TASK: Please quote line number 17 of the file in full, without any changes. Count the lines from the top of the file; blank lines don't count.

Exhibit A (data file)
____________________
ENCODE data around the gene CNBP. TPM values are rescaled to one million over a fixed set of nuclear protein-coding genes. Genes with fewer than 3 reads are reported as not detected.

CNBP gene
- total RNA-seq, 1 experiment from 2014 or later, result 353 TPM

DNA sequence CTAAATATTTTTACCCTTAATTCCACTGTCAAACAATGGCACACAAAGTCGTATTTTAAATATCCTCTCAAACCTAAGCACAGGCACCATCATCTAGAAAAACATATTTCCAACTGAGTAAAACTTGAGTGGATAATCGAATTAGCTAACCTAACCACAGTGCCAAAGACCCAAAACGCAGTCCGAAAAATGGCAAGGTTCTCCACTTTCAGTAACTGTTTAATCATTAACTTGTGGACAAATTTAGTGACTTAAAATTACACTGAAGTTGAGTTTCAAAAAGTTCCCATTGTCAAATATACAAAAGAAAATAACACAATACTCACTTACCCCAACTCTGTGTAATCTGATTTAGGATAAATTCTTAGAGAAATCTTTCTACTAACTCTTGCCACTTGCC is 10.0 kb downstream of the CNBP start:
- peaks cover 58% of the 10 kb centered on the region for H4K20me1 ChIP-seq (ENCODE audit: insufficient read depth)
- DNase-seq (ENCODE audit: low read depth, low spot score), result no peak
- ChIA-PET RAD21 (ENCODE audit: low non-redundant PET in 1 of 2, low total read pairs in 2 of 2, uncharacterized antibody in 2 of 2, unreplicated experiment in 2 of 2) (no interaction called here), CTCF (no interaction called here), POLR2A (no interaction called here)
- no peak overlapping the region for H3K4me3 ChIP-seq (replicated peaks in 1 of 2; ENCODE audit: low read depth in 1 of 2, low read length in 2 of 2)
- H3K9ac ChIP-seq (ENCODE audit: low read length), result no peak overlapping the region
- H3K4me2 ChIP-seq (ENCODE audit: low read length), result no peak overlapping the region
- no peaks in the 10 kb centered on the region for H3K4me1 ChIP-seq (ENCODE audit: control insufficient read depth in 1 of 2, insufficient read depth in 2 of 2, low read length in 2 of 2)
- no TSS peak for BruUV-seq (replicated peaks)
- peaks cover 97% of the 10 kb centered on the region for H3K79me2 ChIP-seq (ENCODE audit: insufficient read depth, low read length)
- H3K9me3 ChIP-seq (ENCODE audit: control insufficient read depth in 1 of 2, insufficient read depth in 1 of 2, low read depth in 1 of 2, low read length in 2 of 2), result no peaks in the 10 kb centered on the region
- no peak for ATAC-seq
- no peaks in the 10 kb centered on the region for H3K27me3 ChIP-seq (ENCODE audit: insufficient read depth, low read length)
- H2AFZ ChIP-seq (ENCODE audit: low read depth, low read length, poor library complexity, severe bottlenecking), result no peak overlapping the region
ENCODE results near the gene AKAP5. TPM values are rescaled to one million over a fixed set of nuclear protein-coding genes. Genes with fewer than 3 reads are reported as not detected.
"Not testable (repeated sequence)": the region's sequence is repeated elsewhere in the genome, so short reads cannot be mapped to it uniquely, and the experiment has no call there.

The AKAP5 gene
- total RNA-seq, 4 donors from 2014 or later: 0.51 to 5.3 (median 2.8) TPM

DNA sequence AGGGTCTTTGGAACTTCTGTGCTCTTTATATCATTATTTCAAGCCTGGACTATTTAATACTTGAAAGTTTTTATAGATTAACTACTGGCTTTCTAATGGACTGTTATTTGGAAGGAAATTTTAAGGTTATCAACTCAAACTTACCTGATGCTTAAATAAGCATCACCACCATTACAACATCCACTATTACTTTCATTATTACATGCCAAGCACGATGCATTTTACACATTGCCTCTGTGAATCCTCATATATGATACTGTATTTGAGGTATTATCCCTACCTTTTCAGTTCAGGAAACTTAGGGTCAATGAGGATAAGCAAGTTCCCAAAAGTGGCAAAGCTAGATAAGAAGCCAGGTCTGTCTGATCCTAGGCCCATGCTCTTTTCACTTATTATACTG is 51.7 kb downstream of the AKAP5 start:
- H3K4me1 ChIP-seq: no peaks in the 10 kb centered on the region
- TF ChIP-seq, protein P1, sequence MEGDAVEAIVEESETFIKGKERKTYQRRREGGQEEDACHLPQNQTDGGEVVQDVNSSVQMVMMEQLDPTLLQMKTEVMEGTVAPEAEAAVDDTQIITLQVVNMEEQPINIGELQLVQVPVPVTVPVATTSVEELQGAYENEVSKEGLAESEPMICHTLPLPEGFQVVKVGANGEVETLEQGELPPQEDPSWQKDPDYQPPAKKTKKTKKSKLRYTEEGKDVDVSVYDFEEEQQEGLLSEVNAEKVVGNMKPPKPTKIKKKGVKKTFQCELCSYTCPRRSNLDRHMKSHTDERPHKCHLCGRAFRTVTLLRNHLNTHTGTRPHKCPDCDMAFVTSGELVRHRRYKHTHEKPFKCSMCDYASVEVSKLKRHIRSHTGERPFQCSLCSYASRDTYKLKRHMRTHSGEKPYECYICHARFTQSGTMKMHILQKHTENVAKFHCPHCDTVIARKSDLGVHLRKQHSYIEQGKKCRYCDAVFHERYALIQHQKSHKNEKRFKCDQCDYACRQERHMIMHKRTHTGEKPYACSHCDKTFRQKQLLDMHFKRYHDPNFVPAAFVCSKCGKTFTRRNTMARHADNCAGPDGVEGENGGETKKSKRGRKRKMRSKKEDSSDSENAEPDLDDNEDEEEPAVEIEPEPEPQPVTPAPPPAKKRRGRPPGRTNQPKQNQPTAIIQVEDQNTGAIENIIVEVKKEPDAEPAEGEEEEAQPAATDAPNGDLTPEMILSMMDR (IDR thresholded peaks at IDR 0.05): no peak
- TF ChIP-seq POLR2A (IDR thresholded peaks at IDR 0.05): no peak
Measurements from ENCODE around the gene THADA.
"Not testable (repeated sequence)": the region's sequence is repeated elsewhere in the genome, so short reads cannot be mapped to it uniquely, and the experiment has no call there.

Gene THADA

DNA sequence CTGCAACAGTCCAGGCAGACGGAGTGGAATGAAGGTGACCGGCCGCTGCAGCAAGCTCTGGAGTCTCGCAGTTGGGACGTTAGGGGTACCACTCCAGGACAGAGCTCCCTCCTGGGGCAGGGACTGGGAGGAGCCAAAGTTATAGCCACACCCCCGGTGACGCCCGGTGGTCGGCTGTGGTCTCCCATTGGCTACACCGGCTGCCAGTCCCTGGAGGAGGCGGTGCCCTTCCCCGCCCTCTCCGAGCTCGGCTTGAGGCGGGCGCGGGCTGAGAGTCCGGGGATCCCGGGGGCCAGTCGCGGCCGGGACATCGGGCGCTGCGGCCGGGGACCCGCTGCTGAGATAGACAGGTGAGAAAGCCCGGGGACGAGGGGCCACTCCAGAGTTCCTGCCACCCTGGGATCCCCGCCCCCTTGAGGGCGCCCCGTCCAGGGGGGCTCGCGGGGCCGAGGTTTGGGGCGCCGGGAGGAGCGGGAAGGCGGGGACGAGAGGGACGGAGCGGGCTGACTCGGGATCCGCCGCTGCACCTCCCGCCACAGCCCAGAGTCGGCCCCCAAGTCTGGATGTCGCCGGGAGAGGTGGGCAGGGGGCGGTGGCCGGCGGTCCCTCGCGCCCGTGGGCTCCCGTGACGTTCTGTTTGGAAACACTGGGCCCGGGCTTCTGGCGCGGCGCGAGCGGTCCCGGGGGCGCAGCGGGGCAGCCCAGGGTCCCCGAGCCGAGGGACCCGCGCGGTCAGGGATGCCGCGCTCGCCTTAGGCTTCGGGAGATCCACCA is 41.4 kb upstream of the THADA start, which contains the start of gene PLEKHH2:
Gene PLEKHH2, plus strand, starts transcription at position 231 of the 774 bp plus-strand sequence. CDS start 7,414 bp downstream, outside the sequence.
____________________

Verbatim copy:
- H2AFZ ChIP-seq (ENCODE audit: low read depth, low read length, poor library complexity, severe bottlenecking), result no peak overlapping the region